With the constant evolution and arrival of new technologies to our lives, we have felt the need to find new ways to learn, meet people, communicate, monitor our health, sell and buy, among others. In the same way companies had to adapt to electricity over one hundred years ago to be more efficient and not fall behind the competition, now companies and their leaders must find a new way to make the most out of digital transformation in order to manage their teams through technology, with the organisation’s goals in mind, and develop digital leaders who can help inspire employees to achieve results.
When we arrived in Mexico four years ago, after working hand in hand with the team at PDA International HQ in Argentina for almost three years, we found ourselves in a situation which at that time required us to adapt and do remote work efficiently and quickly. In order to achieve this, we had the help of our biggest ally: technology. However, it’s important we say that digital transformation is not just about technology itself, but it’s about how we use it to develop strategies, structures, interpersonal skills and culture, and also to understand our own clients and employees. During this time, we learned a few lessons about how to build trust in remote teams, which we can now apply to other projects – allowing us to continue learning from each cycle – where digital leadership takes on a main role.
In our team, it’s always been important to communicate with accuracy, honesty and transparency. This allows us to clearly see our goals and how we feel at a personal level. The human factor has always been considered, since in sharing or being interested in one another, we instil trust, a key value for a remote team. It’s important that, despite calls being oriented to the business, at least ten minutes of the team meetings or feedback sessions are destined to connect with one another. In my personal experience, I have calls with my boss all the time –even after work hours– in which we talk about ourselves, our lives and our daily routines, to then focus on the business. This strengthens our relationship, and it’s something that I’ve been trying to replicate with my team recently.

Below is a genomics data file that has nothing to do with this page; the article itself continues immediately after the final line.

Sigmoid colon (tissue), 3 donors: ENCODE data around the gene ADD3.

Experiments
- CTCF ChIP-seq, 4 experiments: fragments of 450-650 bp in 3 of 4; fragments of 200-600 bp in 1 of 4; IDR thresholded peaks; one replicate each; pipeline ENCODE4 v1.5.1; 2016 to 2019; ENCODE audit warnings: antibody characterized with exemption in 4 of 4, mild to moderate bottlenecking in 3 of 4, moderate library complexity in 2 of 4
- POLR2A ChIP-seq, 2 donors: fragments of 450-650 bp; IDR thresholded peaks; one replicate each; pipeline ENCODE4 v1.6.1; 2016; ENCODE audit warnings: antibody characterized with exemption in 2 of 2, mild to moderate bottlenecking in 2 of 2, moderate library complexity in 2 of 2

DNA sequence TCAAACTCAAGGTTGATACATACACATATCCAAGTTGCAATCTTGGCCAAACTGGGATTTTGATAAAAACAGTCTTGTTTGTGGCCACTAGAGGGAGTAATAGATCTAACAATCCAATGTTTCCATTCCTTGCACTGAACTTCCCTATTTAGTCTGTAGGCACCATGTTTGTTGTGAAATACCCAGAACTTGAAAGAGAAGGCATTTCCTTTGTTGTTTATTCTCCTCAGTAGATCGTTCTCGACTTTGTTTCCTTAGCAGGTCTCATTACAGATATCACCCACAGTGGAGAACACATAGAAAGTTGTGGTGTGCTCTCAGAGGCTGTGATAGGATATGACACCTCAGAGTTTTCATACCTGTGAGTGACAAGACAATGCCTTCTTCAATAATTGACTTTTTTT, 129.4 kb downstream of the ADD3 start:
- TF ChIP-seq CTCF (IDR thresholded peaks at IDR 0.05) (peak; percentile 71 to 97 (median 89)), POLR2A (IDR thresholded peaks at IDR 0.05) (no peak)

As the project evolves, we find that we need to hire new people; the trust we have in them is key, so it’s important to learn to value the other person’s experience. The best thing that you can do is manage and measure each employee and team based on results. For example, instead of focusing on the number of calls and emails they send every day, you can have a look at their daily goals and let each employee use their own strategy to achieve them. If you hire a new person and your intention is to monitor each of their moves, where is the trust we were just talking about?
Daily goals can be negotiated with each person during feedback sessions. By managing according to results and making each team member set their own goals, you encourage motivation and, at the same time, they will own those goals and understand their accountability in achieving them. In addition to this, it’s important that mistakes aren’t demonised, and we encourage a growth mindset, because mistakes will be made when setting goals and the actions to achieve them, as we will necessarily experiment with different ways to do it. The important thing is to learn from those mistakes. Of course, this doesn’t mean there won’t be unexpected mistakes.
Throughout time, I’ve learned that building and maintaining a trust culture requires effort, consistency in your actions and patience with yourself and others. There still isn’t general consent on the definition of digital leadership, but in order to become a digital leader, besides building trust, you need to constantly learn and unlearn, self-manage, bring yourself up to speed on new technologies to use them in your context, solve problems strategically and measure different indicators in order to make decisions based on facts.